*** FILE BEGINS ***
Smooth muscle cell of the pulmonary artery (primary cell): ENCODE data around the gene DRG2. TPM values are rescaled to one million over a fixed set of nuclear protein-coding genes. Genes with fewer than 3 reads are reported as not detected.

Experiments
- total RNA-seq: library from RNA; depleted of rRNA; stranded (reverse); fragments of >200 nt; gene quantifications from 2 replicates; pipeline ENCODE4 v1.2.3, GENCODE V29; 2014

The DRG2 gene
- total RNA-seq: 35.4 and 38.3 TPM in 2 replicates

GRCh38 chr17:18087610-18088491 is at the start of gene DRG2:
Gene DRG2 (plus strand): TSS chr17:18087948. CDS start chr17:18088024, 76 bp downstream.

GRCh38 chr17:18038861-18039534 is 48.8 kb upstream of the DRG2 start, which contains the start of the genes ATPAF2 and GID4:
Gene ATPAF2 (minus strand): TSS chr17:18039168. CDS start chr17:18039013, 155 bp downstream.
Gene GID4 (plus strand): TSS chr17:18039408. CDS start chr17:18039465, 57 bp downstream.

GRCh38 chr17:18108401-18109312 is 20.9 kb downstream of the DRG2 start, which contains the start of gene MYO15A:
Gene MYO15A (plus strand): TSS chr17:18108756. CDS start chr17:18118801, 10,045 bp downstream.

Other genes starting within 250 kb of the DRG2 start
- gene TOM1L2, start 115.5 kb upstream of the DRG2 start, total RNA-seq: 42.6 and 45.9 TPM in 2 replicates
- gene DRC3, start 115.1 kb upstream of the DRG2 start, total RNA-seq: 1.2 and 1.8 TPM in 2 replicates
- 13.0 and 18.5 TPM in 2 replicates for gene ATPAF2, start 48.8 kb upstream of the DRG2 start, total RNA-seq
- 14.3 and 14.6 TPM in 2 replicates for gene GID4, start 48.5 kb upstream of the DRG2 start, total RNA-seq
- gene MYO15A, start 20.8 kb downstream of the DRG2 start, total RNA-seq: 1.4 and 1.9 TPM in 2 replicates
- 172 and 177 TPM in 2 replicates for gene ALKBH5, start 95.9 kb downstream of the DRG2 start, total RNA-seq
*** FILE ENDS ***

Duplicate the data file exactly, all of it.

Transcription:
Smooth muscle cell of the pulmonary artery (primary cell): ENCODE data around the gene DRG2. TPM values are rescaled to one million over a fixed set of nuclear protein-coding genes. Genes with fewer than 3 reads are reported as not detected.

Experiments
- total RNA-seq: library from RNA; depleted of rRNA; stranded (reverse); fragments of >200 nt; gene quantifications from 2 replicates; pipeline ENCODE4 v1.2.3, GENCODE V29; 2014

The DRG2 gene
- total RNA-seq: 35.4 and 38.3 TPM in 2 replicates

GRCh38 chr17:18087610-18088491 is at the start of gene DRG2:
Gene DRG2 (plus strand): TSS chr17:18087948. CDS start chr17:18088024, 76 bp downstream.

GRCh38 chr17:18038861-18039534 is 48.8 kb upstream of the DRG2 start, which contains the start of the genes ATPAF2 and GID4:
Gene ATPAF2 (minus strand): TSS chr17:18039168. CDS start chr17:18039013, 155 bp downstream.
Gene GID4 (plus strand): TSS chr17:18039408. CDS start chr17:18039465, 57 bp downstream.

GRCh38 chr17:18108401-18109312 is 20.9 kb downstream of the DRG2 start, which contains the start of gene MYO15A:
Gene MYO15A (plus strand): TSS chr17:18108756. CDS start chr17:18118801, 10,045 bp downstream.

Other genes starting within 250 kb of the DRG2 start
- gene TOM1L2, start 115.5 kb upstream of the DRG2 start, total RNA-seq: 42.6 and 45.9 TPM in 2 replicates
- gene DRC3, start 115.1 kb upstream of the DRG2 start, total RNA-seq: 1.2 and 1.8 TPM in 2 replicates
- 13.0 and 18.5 TPM in 2 replicates for gene ATPAF2, start 48.8 kb upstream of the DRG2 start, total RNA-seq
- 14.3 and 14.6 TPM in 2 replicates for gene GID4, start 48.5 kb upstream of the DRG2 start, total RNA-seq
- gene MYO15A, start 20.8 kb downstream of the DRG2 start, total RNA-seq: 1.4 and 1.9 TPM in 2 replicates
- 172 and 177 TPM in 2 replicates for gene ALKBH5, start 95.9 kb downstream of the DRG2 start, total RNA-seq